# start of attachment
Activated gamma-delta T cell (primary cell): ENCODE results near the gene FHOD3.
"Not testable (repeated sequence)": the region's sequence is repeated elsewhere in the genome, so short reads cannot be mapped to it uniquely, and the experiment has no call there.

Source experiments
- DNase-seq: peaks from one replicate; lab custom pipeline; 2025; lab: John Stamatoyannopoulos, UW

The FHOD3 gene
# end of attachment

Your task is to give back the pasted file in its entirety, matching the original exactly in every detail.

Activated gamma-delta T cell (primary cell): ENCODE results near the gene FHOD3.
"Not testable (repeated sequence)": the region's sequence is repeated elsewhere in the genome, so short reads cannot be mapped to it uniquely, and the experiment has no call there.

Source experiments
- DNase-seq: peaks from one replicate; lab custom pipeline; 2025; lab: John Stamatoyannopoulos, UW

The FHOD3 gene